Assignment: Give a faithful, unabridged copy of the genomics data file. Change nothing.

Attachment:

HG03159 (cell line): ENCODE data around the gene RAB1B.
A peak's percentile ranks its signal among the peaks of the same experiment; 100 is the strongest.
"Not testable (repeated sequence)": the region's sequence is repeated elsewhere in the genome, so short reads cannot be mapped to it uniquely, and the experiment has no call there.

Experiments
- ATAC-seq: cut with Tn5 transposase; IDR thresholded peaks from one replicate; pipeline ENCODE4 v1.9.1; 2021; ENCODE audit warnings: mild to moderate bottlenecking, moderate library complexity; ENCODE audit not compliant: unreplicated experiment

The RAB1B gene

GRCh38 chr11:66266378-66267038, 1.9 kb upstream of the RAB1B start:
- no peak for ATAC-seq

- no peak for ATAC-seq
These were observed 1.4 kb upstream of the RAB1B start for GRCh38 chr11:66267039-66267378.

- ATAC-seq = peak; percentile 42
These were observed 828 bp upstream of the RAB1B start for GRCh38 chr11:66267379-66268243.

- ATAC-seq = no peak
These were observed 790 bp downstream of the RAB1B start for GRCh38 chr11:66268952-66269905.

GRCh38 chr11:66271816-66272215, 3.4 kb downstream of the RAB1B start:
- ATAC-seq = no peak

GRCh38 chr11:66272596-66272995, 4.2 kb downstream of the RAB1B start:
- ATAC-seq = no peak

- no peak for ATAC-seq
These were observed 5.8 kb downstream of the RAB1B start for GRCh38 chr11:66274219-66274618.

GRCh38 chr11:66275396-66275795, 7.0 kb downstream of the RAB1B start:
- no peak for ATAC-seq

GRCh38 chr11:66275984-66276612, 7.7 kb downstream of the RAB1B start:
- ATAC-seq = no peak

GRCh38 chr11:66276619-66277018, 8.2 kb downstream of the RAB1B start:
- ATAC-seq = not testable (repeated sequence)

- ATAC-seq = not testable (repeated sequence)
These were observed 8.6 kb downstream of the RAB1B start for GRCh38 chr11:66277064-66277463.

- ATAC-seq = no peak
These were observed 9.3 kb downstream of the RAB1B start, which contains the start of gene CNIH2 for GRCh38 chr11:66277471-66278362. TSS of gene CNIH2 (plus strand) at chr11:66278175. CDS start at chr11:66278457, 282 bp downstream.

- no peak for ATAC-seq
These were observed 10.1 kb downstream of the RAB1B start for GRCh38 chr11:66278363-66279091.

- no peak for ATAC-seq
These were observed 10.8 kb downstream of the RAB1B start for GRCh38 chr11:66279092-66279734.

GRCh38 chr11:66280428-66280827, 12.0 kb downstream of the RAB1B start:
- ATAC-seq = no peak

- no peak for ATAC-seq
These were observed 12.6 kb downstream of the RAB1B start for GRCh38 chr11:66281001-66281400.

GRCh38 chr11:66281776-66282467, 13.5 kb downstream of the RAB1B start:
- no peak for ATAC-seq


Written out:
HG03159 (cell line): ENCODE data around the gene RAB1B.
A peak's percentile ranks its signal among the peaks of the same experiment; 100 is the strongest.
"Not testable (repeated sequence)": the region's sequence is repeated elsewhere in the genome, so short reads cannot be mapped to it uniquely, and the experiment has no call there.

Experiments
- ATAC-seq: cut with Tn5 transposase; IDR thresholded peaks from one replicate; pipeline ENCODE4 v1.9.1; 2021; ENCODE audit warnings: mild to moderate bottlenecking, moderate library complexity; ENCODE audit not compliant: unreplicated experiment

The RAB1B gene

GRCh38 chr11:66266378-66267038, 1.9 kb upstream of the RAB1B start:
- no peak for ATAC-seq

- no peak for ATAC-seq
These were observed 1.4 kb upstream of the RAB1B start for GRCh38 chr11:66267039-66267378.

- ATAC-seq = peak; percentile 42
These were observed 828 bp upstream of the RAB1B start for GRCh38 chr11:66267379-66268243.

- ATAC-seq = no peak
These were observed 790 bp downstream of the RAB1B start for GRCh38 chr11:66268952-66269905.

GRCh38 chr11:66271816-66272215, 3.4 kb downstream of the RAB1B start:
- ATAC-seq = no peak

GRCh38 chr11:66272596-66272995, 4.2 kb downstream of the RAB1B start:
- ATAC-seq = no peak

- no peak for ATAC-seq
These were observed 5.8 kb downstream of the RAB1B start for GRCh38 chr11:66274219-66274618.

GRCh38 chr11:66275396-66275795, 7.0 kb downstream of the RAB1B start:
- no peak for ATAC-seq

GRCh38 chr11:66275984-66276612, 7.7 kb downstream of the RAB1B start:
- ATAC-seq = no peak

GRCh38 chr11:66276619-66277018, 8.2 kb downstream of the RAB1B start:
- ATAC-seq = not testable (repeated sequence)

- ATAC-seq = not testable (repeated sequence)
These were observed 8.6 kb downstream of the RAB1B start for GRCh38 chr11:66277064-66277463.

- ATAC-seq = no peak
These were observed 9.3 kb downstream of the RAB1B start, which contains the start of gene CNIH2 for GRCh38 chr11:66277471-66278362. TSS of gene CNIH2 (plus strand) at chr11:66278175. CDS start at chr11:66278457, 282 bp downstream.

- no peak for ATAC-seq
These were observed 10.1 kb downstream of the RAB1B start for GRCh38 chr11:66278363-66279091.

- no peak for ATAC-seq
These were observed 10.8 kb downstream of the RAB1B start for GRCh38 chr11:66279092-66279734.

GRCh38 chr11:66280428-66280827, 12.0 kb downstream of the RAB1B start:
- ATAC-seq = no peak

- no peak for ATAC-seq
These were observed 12.6 kb downstream of the RAB1B start for GRCh38 chr11:66281001-66281400.

GRCh38 chr11:66281776-66282467, 13.5 kb downstream of the RAB1B start:
- no peak for ATAC-seq